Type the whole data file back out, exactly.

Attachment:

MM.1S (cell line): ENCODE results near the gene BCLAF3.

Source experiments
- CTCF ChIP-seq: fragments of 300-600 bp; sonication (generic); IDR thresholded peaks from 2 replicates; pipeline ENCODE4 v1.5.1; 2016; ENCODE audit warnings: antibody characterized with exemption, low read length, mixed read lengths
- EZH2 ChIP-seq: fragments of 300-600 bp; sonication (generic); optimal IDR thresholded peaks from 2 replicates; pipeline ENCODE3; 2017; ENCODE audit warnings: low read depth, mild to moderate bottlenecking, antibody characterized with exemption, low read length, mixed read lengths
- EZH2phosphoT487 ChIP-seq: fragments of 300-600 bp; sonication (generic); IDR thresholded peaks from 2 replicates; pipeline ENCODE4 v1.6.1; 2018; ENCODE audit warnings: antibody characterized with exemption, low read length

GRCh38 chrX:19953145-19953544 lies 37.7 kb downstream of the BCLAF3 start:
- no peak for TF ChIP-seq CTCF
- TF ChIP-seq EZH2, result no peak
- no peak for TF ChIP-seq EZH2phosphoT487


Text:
MM.1S (cell line): ENCODE results near the gene BCLAF3.

Source experiments
- CTCF ChIP-seq: fragments of 300-600 bp; sonication (generic); IDR thresholded peaks from 2 replicates; pipeline ENCODE4 v1.5.1; 2016; ENCODE audit warnings: antibody characterized with exemption, low read length, mixed read lengths
- EZH2 ChIP-seq: fragments of 300-600 bp; sonication (generic); optimal IDR thresholded peaks from 2 replicates; pipeline ENCODE3; 2017; ENCODE audit warnings: low read depth, mild to moderate bottlenecking, antibody characterized with exemption, low read length, mixed read lengths
- EZH2phosphoT487 ChIP-seq: fragments of 300-600 bp; sonication (generic); IDR thresholded peaks from 2 replicates; pipeline ENCODE4 v1.6.1; 2018; ENCODE audit warnings: antibody characterized with exemption, low read length

GRCh38 chrX:19953145-19953544 lies 37.7 kb downstream of the BCLAF3 start:
- no peak for TF ChIP-seq CTCF
- TF ChIP-seq EZH2, result no peak
- no peak for TF ChIP-seq EZH2phosphoT487